On Mother's Day, Experts Recommend Policies That Support Women and Mothers
Washington, DC--Mother's Day may have you wondering if you remembered to send flowers. A better gift for mothers may be ensuring all women in the United States are supported by policies that address their needs while in the workforce and as older Americans. Two events in Washington, DC, this week will draw attention to women's evolving challenges and recommend valuable policies to support women and families.
On Thursday, the Older Women's League (OWL) releases a new report, Women and the Workforce: Challenges and Opportunities Facing Women as They Age, looking at how factors such as unemployment and underemployment; pay inequality; care giving; age and gender discrimination; and education, training and technology are impacting women age 40 and older. The report was produced with the assistance of IWPR and other experts and women's advocacy groups. The Mother's Day Briefing will take place between 3:30 and 5:00 p.m. on Thursday, May 10 at the Sewall-Belmont House and Museum. Directions are available here.
At a congressional briefing on Friday, IWPR, the National Organization for Women (NOW) and the National Coalition for the Preservation of Social Security and Medicare (NCPSSM) will be joined by Rep. Gwen Moore (D-WI) in presenting a new report, Breaking the Social Security Glass Ceiling, that includes recommendations to modernize benefits provided through Social Security. Women disproportionately rely on Social Security as a source of income, according to IWPR research. Recommendations proposed in the report include improving survivor benefits, providing Social Security credits for caregivers, and providing equal benefits for same-sex married couples and partners.
Breaking the Social Security Glass Ceiling is authored by Dr. Carroll Estes, NPCSSM Foundation Board Chair and founding Director of the Institute for Health and Aging at the University of California, San Francisco; Terry O'Neill, President of NOW; and Dr. Heidi Hartman, President of IWPR. The congressional briefing will take place at 9:30 a.m. on Friday, May 11 in Room 2237 at the Rayburn House Office building.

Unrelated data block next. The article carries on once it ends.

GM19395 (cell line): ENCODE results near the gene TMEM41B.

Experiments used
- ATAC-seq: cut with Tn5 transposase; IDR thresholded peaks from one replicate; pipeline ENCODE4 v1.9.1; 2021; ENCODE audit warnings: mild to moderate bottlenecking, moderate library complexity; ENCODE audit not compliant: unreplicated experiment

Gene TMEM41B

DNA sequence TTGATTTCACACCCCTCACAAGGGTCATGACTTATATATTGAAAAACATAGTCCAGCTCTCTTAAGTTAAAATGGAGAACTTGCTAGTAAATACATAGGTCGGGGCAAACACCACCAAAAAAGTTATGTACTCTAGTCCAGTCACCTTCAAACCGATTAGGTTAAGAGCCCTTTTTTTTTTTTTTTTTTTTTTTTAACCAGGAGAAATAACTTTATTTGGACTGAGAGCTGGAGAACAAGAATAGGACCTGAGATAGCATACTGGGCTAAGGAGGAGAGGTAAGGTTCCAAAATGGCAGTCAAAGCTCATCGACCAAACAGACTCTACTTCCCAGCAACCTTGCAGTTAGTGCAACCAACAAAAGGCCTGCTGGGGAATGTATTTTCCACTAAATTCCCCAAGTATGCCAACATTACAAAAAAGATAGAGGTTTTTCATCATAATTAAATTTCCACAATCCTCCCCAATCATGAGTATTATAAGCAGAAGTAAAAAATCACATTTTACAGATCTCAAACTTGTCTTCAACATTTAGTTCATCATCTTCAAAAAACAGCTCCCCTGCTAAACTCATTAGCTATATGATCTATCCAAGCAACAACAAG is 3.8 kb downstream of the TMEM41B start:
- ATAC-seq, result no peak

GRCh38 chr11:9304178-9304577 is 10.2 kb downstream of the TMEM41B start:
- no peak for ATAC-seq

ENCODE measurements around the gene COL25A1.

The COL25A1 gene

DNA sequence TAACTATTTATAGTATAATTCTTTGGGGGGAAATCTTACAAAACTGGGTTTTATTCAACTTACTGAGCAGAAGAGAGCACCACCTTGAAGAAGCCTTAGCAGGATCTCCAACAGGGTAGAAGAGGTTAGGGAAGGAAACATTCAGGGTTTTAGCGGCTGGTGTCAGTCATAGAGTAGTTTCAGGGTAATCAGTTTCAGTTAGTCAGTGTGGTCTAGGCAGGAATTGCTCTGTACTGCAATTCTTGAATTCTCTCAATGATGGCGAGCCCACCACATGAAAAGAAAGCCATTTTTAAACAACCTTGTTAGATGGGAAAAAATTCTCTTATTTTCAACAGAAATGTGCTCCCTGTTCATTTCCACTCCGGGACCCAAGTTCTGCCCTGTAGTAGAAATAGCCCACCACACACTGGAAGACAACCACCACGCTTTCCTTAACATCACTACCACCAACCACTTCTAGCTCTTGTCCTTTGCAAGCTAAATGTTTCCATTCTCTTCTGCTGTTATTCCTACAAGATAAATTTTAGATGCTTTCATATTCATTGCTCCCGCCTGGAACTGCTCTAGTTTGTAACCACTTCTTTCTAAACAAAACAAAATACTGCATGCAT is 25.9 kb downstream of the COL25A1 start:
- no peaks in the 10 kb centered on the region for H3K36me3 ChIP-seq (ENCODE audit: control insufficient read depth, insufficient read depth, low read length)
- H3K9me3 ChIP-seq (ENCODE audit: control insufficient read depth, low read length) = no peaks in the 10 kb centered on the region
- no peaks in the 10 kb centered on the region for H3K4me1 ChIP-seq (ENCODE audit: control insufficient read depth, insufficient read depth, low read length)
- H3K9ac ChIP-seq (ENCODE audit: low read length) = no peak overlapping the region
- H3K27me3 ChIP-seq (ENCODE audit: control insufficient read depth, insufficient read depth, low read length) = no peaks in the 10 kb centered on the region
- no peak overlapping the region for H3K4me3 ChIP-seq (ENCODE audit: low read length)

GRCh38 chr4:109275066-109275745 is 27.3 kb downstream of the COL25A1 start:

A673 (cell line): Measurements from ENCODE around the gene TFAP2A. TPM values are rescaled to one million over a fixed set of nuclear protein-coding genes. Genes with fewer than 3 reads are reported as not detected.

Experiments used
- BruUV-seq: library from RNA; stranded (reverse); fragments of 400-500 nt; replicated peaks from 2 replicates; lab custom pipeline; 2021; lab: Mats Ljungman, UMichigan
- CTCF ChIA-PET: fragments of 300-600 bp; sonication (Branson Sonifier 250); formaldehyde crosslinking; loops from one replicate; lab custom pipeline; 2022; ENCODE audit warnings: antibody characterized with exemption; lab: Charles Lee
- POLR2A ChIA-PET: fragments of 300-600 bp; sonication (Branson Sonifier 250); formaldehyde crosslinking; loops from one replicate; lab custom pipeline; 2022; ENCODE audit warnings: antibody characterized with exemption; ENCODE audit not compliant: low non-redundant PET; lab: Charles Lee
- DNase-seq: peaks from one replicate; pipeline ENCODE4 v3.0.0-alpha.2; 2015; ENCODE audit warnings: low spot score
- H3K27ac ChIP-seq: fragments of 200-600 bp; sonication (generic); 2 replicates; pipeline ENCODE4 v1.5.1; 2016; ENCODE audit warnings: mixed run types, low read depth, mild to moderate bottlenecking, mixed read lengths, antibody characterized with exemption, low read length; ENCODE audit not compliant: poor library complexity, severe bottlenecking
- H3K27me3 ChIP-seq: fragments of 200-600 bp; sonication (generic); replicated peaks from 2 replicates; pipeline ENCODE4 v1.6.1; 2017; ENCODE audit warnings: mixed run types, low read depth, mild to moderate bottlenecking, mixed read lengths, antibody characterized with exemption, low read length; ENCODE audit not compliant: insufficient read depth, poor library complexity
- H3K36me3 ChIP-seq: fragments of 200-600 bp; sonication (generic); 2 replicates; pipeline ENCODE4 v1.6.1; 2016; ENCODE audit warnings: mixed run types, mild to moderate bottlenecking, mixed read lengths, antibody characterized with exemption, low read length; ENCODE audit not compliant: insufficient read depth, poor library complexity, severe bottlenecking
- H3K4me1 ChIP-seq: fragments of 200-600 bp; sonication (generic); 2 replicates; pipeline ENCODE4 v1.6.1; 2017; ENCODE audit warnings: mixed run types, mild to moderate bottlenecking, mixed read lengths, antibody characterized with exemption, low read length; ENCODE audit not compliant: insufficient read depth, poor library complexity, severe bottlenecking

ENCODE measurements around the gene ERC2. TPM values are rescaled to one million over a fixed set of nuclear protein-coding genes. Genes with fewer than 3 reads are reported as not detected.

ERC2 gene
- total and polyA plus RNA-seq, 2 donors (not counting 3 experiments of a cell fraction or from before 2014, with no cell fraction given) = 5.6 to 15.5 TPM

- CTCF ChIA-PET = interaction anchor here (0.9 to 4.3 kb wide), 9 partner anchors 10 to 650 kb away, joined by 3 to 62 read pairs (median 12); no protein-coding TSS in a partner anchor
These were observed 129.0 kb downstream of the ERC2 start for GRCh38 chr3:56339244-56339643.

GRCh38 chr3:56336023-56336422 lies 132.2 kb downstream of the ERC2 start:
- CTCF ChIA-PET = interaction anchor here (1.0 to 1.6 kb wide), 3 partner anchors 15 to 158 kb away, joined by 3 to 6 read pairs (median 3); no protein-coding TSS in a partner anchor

IWPR has experts available to comment on challenges women and working mothers may face in the workforce and as older women, and can recommend policies that will assist in supporting women and families.
Older women in the labor market, Social Security, retirement and economic security, poverty, work and family, earnings and jobs
Dr. Heidi Hartmann, Ph.D., President of IWPR is an economist, MacArthur fellow, and co-author of Still A Man's Labor Market: The Long-Term Earnings Gap and Equal Pay for Working Families. She lectures widely on women, economics, and public policy; frequently testifies before the U.S. Congress (most recently for the Health, Education, Labor, and Pensions Committee in the Senate on the economic status of older women following the recession); and has commented in prominent print and broadcast news outlets, including The New York Times, The Washington Post, The Economist, PBS NewsHour (see video here) and The Rachel Maddow Show (see video here).
Women's education and training, work-life balance, job quality
Barbara Gault, Ph.D., Vice President and Executive Director of IWPR is the co-author of "The Costs and Benefits of Policies to Advance Work Life Integration." She has testified in Congress, has spoken on women's issues in venues throughout the country, and has appeared in a range of media outlets, most recently appearing on CNN's The Situation Room (see video here).
Women in the labor market, Social Security, poverty
Jeff Hayes, Ph.D., Senior Research Associate, is an expert on women's economic security over their life course and can provide concise analysis of national data on labor and the economy. Hayes recently appeared on PBS' Nightly Business Report (see video here).
Women in the labor market, the gender wage gap, work-life balance, international comparisons
Ariane Hegewisch, Study Director, is responsible for IWPR's research on workplace discrimination and is a specialist in comparative human resource management, with a focus on policies and legislative approaches to facilitate greater work life reconciliation and gender equality, in the U.S. and internationally. Hegewisch has been quoted in national publications and interviewed live for a number of radio stations including KOMO News Radio Seattle, Pacifica Radio, and Sirius XM Radio.
About the Institute for Women's Policy Research
IWPR conducts rigorous research and disseminates its findings to address the needs of women and their families, promote public dialogue, and strengthen communities and societies. IWPR is a 501(c)(3) tax-exempt organization that also works in affiliation with the women's studies and public policy p
Posted: May 9, 2012